20. 20. Golden Rice <ul><li>Golden Rice is a transgenic engineering accomplishment that has been heralded in the popular media as a means of combating vitamin A deficiency. </li></ul><ul><li>Ingo Potrykus from Zurich and Peter Beyer of Freiburg developed a biosynthetic pathway that expressed beta carotene in the rice endosperm. </li></ul><ul><li>The first Golden Rice (GR1) developed in 1999 contained 1.6 micrograms of beta carotene per gram </li></ul><ul><ul><li>This was an order of magnitude more than most rice but still a small contribution toward the daily requirement. </li></ul></ul>
    21. 21. Golden Rice <ul><li>GR2, developed in 2005, produces up to 37 micrograms of beta carotene per gram of milled rice </li></ul><ul><ul><li>This amount theoretically could meet the daily requirement of someone whose primary source of dietary energy was rice. </li></ul></ul><ul><li>However, how well the carotenoids in Golden Rice will be converted to vitamin A in the intestinal tract -- and absorbed into the blood stream -- has yet to be studied. </li></ul>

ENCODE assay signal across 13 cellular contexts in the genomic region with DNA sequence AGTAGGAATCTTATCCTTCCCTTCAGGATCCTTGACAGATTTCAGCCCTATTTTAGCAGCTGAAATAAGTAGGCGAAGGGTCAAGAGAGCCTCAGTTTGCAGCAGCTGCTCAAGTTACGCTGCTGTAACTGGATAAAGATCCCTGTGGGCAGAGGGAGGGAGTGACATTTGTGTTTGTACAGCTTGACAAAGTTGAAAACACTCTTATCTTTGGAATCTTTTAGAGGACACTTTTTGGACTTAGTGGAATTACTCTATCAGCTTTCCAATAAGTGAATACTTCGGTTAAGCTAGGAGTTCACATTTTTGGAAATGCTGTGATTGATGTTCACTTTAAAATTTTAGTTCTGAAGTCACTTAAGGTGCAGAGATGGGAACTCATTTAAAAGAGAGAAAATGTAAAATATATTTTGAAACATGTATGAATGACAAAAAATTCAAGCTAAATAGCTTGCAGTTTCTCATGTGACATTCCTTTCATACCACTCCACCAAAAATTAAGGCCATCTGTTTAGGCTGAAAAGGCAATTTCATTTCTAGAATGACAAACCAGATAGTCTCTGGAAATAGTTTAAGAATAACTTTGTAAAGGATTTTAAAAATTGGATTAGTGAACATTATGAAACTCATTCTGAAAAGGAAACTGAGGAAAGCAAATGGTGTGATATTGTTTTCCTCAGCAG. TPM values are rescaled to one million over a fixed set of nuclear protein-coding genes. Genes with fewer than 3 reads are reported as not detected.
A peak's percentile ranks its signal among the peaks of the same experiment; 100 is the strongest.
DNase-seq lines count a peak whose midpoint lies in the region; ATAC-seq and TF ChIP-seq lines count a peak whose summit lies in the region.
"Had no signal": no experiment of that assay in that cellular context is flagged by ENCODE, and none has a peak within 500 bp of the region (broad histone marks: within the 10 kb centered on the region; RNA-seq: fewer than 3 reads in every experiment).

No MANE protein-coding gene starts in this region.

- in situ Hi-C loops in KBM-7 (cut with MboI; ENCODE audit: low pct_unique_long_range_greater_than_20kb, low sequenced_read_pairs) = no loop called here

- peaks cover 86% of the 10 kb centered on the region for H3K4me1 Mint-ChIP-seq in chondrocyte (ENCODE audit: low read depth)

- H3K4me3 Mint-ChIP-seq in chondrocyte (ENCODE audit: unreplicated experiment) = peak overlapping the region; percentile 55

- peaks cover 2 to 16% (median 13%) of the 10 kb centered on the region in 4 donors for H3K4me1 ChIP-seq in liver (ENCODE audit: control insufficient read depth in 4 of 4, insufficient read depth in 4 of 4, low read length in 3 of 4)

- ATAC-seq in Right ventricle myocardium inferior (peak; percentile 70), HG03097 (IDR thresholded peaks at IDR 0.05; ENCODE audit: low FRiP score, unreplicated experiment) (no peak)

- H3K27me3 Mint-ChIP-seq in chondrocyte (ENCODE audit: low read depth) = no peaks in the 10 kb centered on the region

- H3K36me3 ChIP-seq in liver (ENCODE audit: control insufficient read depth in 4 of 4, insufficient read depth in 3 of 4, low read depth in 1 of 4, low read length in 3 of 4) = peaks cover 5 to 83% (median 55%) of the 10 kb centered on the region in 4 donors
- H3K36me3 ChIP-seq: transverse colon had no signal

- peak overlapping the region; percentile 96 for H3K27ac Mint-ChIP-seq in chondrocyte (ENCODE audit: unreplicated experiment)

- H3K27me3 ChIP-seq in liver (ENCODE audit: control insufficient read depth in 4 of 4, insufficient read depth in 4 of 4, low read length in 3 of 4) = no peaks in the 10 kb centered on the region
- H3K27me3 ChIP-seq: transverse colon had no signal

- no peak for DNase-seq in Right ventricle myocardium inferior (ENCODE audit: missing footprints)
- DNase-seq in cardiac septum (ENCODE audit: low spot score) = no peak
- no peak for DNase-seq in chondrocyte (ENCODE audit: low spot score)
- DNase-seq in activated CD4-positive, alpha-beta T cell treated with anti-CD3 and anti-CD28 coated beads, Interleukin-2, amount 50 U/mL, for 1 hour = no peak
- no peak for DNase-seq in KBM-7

22. 22. Golden Rice <ul><li>Golden Rice may make a significant contribution to alleviating vitamin A deficiency diseases </li></ul><ul><li>But the contribution of Golden Rice to human nutrition and health will not be available for a number of years </li></ul>
    23. 23. 3. Modifying cultivation to improve nutrition <ul><li>Cultivation practices and environmental circumstances have been shown to affect the total protein content of rice </li></ul><ul><li>Some factors that increase the protein content of rice are: </li></ul><ul><ul><ul><li>wider spacing </li></ul></ul></ul><ul><ul><ul><li>border effects </li></ul></ul></ul><ul><ul><ul><li>response to nitrogen fertilizer </li></ul></ul></ul><ul><ul><ul><li>various stresses </li></ul></ul></ul>